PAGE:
posted on Dec, 11 2002 @ 09:14 PM
Moses Parts the Red Sea
For nearly a century, there has been speculation that the Red Sea mentioned in Exodus is not the huge 100-mile-wide expanse as it is known today, but
the western "finger" of the Red Sea--which is now called the Gulf of Suez--that extends to the border areas of Egypt. This notion stems from the
fact that the original Hebrew phrase for Red Sea was "yam suph," which actually means "Reed Sea."
This phrase most aptly describes the lake region north of the Gulf of Suez, including the Bitter Lakes and Lake Timsah. According to the account in
Exodus of Moses's feat, enough water was present initially to block the fleeing Israelites, and then later to drown the pursuing Egyptians.
Assuming all of that is true, researchers believe that a logical location for the biblical Red Sea is modern-day Lake Sirbonis. According to a
Bulletin Of The American Meteorological Society account, computer calculations indicate that because of the peculiar geography of the northern end of
the Red Sea, a moderate wind blowing constantly for about 10 hours could have caused the sea to recede about a mile and the water level to drop 10
ft., leaving dry land for a period of time before crashing back when the winds died down.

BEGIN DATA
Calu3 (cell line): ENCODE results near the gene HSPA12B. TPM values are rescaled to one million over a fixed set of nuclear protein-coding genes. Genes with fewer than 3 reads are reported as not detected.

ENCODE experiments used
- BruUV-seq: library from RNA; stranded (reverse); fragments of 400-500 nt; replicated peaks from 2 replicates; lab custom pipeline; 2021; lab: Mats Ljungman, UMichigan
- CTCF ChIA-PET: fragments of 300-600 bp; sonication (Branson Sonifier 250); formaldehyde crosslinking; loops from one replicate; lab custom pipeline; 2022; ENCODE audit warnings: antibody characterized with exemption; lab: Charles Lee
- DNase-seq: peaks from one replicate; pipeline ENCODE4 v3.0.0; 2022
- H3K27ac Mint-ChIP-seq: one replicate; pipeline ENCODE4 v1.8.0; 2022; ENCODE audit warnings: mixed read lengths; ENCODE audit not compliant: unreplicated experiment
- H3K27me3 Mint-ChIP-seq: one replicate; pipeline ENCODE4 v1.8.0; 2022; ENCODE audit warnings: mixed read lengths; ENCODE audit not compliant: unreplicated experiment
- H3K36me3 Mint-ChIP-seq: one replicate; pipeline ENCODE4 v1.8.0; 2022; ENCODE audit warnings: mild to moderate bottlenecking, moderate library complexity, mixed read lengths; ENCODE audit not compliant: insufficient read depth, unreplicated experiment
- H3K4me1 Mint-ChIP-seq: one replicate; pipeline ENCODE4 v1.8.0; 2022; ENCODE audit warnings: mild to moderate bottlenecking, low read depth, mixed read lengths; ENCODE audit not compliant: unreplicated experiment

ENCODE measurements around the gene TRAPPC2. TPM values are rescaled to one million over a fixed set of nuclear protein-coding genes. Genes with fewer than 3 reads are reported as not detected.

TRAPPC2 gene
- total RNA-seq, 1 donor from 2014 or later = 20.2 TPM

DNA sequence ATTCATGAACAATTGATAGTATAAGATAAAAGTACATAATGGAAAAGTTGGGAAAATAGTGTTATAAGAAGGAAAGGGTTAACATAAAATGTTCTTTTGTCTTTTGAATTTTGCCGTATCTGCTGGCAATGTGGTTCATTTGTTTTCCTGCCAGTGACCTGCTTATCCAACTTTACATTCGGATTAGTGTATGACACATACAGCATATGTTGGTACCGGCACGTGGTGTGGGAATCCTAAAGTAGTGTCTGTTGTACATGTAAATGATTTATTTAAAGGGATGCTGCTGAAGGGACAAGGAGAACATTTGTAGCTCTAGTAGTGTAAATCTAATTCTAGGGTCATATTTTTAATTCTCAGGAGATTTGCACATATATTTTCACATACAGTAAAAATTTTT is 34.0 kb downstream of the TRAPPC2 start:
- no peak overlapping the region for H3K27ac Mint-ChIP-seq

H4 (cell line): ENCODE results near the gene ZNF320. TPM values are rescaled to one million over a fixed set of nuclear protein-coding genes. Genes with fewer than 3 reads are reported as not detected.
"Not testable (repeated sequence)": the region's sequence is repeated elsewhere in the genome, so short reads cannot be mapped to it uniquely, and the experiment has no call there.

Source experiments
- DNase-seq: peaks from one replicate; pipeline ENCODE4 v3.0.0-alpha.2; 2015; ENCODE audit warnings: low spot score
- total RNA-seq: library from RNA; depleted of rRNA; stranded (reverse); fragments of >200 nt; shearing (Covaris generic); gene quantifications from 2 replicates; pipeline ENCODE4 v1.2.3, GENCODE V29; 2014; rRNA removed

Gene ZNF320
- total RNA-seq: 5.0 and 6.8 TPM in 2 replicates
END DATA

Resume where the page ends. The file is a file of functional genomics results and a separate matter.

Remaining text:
Common Thomas right along the path where Moses would have traveled is this area where such an event is a part of Nature? And you say it BS to consider
it valid that this was actually the territory he crossed.
Moses was not a God he was a man troubled by many issues. Amongst them, was is all probability Egyptian politics (Have you ever heard of a Setian
One way of describing them (Setians) is what they were into, which was Human Sacrifices. Perhaps Moses was a man prepared to deal with the challenge,
all God had to do was steer the baby carriage which led him to become a member of Pharaohs immediate family (he could have done the rest by himself
and for a good reason).
The only difference between the Negative confession and the Ten Commandments, is the complete lack in regards, to addressing the issue of
PS: Bandit am very curious, why is it that in the Egyptian book of the Dead the term Rhasta
is only mentioned once (I mean no offence but was
wondering if you knew or if someone you know has an answer).